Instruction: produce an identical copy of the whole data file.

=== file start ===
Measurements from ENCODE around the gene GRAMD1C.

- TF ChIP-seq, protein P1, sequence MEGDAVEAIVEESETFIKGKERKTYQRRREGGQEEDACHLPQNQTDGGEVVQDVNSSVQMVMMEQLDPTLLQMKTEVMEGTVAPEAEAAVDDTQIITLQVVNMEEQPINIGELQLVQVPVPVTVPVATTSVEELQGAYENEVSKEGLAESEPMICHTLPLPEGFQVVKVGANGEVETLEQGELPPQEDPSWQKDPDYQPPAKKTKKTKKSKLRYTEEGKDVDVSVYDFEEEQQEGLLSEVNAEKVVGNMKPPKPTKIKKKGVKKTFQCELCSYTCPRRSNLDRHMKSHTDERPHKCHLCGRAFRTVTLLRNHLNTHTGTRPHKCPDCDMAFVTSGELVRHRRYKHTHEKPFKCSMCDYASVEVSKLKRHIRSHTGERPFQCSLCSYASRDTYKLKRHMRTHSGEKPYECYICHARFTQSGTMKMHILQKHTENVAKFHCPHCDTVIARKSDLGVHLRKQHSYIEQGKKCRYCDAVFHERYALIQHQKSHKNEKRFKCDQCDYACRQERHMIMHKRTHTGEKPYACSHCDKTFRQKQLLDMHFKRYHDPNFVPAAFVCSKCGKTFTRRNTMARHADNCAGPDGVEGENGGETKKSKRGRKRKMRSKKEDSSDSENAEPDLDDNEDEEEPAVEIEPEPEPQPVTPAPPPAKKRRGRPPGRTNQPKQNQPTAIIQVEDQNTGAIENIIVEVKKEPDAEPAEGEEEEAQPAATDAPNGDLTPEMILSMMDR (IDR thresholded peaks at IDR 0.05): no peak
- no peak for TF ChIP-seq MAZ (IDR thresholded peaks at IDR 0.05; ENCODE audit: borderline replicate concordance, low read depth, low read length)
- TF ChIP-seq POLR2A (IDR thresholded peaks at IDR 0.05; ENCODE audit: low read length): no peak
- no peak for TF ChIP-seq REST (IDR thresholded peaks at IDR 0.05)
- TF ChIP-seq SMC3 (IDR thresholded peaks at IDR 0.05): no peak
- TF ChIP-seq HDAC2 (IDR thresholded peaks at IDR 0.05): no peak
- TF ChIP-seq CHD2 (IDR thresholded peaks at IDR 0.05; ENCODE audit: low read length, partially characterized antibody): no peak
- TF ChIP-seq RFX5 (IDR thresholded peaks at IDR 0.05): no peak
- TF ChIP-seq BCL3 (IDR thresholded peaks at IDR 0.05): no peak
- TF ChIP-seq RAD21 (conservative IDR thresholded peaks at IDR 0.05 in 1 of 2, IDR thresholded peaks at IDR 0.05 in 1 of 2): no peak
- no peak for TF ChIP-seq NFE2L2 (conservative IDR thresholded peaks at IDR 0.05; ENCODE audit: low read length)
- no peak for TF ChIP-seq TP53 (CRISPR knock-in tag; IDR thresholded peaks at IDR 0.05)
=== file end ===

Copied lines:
Measurements from ENCODE around the gene GRAMD1C.

- TF ChIP-seq, protein P1, sequence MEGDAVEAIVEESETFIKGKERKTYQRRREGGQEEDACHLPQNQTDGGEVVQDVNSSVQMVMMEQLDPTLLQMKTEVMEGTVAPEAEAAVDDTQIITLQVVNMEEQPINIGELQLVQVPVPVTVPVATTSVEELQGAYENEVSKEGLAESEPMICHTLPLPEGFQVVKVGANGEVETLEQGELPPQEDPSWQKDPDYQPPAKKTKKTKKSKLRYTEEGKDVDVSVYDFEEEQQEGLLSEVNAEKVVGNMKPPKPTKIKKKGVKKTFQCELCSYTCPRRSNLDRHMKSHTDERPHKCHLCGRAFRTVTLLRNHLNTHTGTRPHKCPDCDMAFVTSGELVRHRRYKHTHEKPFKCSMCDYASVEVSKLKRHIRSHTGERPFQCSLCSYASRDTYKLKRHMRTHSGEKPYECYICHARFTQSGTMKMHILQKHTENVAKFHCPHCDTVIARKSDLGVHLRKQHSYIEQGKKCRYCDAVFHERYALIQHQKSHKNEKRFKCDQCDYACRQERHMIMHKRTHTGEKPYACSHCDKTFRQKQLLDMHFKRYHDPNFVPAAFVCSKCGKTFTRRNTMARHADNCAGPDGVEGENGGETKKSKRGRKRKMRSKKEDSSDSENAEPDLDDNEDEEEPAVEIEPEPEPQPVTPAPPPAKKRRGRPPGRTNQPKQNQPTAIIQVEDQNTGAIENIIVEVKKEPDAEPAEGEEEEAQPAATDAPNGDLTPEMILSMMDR (IDR thresholded peaks at IDR 0.05): no peak
- no peak for TF ChIP-seq MAZ (IDR thresholded peaks at IDR 0.05; ENCODE audit: borderline replicate concordance, low read depth, low read length)
- TF ChIP-seq POLR2A (IDR thresholded peaks at IDR 0.05; ENCODE audit: low read length): no peak
- no peak for TF ChIP-seq REST (IDR thresholded peaks at IDR 0.05)
- TF ChIP-seq SMC3 (IDR thresholded peaks at IDR 0.05): no peak
- TF ChIP-seq HDAC2 (IDR thresholded peaks at IDR 0.05): no peak
- TF ChIP-seq CHD2 (IDR thresholded peaks at IDR 0.05; ENCODE audit: low read length, partially characterized antibody): no peak
- TF ChIP-seq RFX5 (IDR thresholded peaks at IDR 0.05): no peak
- TF ChIP-seq BCL3 (IDR thresholded peaks at IDR 0.05): no peak
- TF ChIP-seq RAD21 (conservative IDR thresholded peaks at IDR 0.05 in 1 of 2, IDR thresholded peaks at IDR 0.05 in 1 of 2): no peak
- no peak for TF ChIP-seq NFE2L2 (conservative IDR thresholded peaks at IDR 0.05; ENCODE audit: low read length)
- no peak for TF ChIP-seq TP53 (CRISPR knock-in tag; IDR thresholded peaks at IDR 0.05)